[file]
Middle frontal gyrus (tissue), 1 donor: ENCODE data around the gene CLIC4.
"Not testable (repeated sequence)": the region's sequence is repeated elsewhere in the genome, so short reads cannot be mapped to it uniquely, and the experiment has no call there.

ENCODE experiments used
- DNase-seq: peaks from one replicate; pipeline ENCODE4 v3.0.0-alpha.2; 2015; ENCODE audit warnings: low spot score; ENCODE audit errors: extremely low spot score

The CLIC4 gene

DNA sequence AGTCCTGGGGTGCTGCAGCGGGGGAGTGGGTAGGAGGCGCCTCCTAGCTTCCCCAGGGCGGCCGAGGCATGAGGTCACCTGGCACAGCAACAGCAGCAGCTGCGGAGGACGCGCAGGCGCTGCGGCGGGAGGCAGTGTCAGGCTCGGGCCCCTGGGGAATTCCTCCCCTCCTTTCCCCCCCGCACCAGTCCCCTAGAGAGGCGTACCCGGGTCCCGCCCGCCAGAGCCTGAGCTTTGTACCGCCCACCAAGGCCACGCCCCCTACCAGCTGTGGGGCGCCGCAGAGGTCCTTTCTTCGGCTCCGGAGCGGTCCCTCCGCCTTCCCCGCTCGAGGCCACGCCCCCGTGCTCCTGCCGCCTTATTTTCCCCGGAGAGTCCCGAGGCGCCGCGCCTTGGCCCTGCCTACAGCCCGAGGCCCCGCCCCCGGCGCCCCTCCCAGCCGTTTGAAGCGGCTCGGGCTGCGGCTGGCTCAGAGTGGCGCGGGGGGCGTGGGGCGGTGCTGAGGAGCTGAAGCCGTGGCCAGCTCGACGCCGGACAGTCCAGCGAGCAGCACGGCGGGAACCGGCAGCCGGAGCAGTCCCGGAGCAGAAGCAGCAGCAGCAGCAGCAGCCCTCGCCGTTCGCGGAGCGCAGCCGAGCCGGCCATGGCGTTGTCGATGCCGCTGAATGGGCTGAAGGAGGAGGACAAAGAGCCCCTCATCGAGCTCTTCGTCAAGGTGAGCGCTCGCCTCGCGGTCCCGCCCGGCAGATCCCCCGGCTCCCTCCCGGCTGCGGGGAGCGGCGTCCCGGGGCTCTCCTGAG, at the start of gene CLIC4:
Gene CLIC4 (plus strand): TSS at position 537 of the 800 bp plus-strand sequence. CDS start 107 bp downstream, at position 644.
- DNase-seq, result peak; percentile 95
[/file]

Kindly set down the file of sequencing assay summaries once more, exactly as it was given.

Middle frontal gyrus (tissue), 1 donor: ENCODE data around the gene CLIC4.
"Not testable (repeated sequence)": the region's sequence is repeated elsewhere in the genome, so short reads cannot be mapped to it uniquely, and the experiment has no call there.

ENCODE experiments used
- DNase-seq: peaks from one replicate; pipeline ENCODE4 v3.0.0-alpha.2; 2015; ENCODE audit warnings: low spot score; ENCODE audit errors: extremely low spot score

The CLIC4 gene

DNA sequence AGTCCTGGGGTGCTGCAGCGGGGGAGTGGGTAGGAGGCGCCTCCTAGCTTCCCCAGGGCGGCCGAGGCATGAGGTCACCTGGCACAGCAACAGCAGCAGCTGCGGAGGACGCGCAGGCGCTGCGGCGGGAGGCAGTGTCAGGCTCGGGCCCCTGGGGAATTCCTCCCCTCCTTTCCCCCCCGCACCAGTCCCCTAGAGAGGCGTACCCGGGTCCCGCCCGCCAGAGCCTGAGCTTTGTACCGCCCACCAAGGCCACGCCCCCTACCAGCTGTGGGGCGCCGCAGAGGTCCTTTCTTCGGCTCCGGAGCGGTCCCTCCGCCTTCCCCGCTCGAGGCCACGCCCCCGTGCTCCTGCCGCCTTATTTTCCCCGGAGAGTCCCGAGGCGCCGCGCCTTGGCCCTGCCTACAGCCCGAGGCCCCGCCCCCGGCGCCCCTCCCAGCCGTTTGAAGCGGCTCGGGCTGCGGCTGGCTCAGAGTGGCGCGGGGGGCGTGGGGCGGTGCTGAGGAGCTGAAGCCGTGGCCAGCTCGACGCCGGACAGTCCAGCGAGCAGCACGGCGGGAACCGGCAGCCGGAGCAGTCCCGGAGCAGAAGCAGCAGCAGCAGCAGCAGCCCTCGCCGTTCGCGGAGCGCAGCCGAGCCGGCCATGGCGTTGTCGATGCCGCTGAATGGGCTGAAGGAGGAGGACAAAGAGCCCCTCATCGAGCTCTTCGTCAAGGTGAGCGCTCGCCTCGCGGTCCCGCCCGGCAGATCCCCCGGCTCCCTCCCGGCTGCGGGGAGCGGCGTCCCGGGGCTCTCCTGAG, at the start of gene CLIC4:
Gene CLIC4 (plus strand): TSS at position 537 of the 800 bp plus-strand sequence. CDS start 107 bp downstream, at position 644.
- DNase-seq, result peak; percentile 95